Alli is an FDA-approved diet pill that’s available without a prescription. Alli has been shown to help prevent the digestive system from absorbing some of the fat you eat, but it has several uncomfortable side effects, and a relatively small potential benefit. Alli is a less potent version of the prescription diet pill, Xenical (orlistat) at half the dosage of the prescription version.
The main ingredient in Alli binds with the digestive enzymes that would normally break down fat from the meal that you consumed. Alli attaches to the enzymes preventing about 1/4 of the fat you just ate to digest, allowing it to pass through the body. Many Alli users experience uncomfortable and embarrassing side effects including loose stools, more frequent stools “that may be hard to control”, and increased gas with oily discharge and diarrhea. In fact, the official website warns that “it’s probably a smart idea to wear dark pants, and bring a change of clothes with you to work” when you start on Alli.
- 60 mg orlistat
- FD&C Blue No. 2
- Edible ink
- Iron dioxide
- Microcrystalline cellulose
- Sodium lauryl sulfate
- Sodium starch glycolate
- Titanium dioxide
Orlistat (At 60 mg Alli has half the amount used in the prescription med Xenical 120mg.) Its primary function is preventing the absorption of fats from the human diet, thereby reducing caloric intake. (Warning: Do not use if you have had an organ transplant. Orlistat interferes with the medicines used to prevent transplant rejection.)
Alli is marketed heavily on the fact that it has FDA approval, which certainly isn’t a bad thing. However, there have been a lot of FDA approved substances in the past that turned out to be ineffective, and even dangerous. In any case, having FDA approval isn’t necessarily proof that Alli is a great diet pill. In fact, the official site acknowledges that Alli will likely help you lose weight because the side effects are so uncomfortable “they might help you think twice about eating questionable fat content”. In other words, what they’re suggesting is that the oily gas and uncontrollable bowel movements are so annoying that you’re likely to stop eating lots of fat anyway-and that’s what will make you lose the weight-the side effects-not the actual pill! I don’t know about you, but I’d rather cut fat out of my diet on my own without having to rely on the threat of uncontrollable diarrhea! However, Alli wins points for not making exaggerated promises. The official site notes that “Alli promotes gradual, modest weight loss.”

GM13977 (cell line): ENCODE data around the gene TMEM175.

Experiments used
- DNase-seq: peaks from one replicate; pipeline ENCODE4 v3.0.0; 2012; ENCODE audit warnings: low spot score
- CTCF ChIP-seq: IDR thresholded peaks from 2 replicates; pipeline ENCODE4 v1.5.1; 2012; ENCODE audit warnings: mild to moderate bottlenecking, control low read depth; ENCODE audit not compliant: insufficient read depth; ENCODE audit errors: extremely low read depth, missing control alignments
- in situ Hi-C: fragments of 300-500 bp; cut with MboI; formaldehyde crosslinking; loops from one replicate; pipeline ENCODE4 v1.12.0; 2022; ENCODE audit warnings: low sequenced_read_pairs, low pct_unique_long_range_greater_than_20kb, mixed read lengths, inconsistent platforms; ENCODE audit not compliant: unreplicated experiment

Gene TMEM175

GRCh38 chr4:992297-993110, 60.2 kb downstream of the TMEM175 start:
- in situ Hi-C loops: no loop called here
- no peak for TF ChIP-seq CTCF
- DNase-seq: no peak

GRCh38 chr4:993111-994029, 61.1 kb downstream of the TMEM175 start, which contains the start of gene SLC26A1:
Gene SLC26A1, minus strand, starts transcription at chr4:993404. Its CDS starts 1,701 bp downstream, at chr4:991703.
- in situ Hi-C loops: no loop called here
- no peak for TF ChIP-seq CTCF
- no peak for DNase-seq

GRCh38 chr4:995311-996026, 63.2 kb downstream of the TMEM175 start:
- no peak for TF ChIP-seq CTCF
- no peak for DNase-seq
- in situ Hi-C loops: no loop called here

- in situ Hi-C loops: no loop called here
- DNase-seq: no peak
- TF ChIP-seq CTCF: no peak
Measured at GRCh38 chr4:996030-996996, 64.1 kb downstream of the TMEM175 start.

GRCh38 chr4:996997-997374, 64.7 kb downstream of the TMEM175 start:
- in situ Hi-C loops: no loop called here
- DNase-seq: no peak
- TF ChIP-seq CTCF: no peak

You can expect to pay between $50 and $60 for a 30-day supply of Alli, which can be bought in supermarkets, drug stores, and online. That’s fairly expensive for a diet pill, putting it in the upper middle range as far as pricing goes.
The official Alli website does not offer a money-back guarantee. Good diet pills usually do offer a money-back guarantee. After all, if your product works then why not back it up?
Alli comes with a plan that includes exercising more and eat healthier foods. You’ll likely lose weight that way with or without Alli, so then you have to ask yourself, is losing an extra 1/4 pound per week worth the discomfort, cost, and embarrassment that Alli causes? For some the answer is yes, for others no. Alli may help you lose a few extra pounds more than diet and exercise changes alone, but once you stop taking Alli, you’ll likely regain any weight lost if you don’t permanently decrease your fat intake. We don’t recommend Alli as a great weight loss pill due to it’s side effects and modest results, but we certainly don’t think it’s one of the worst pills out there. If you’re okay with the side effects, it may be worth giving it a try.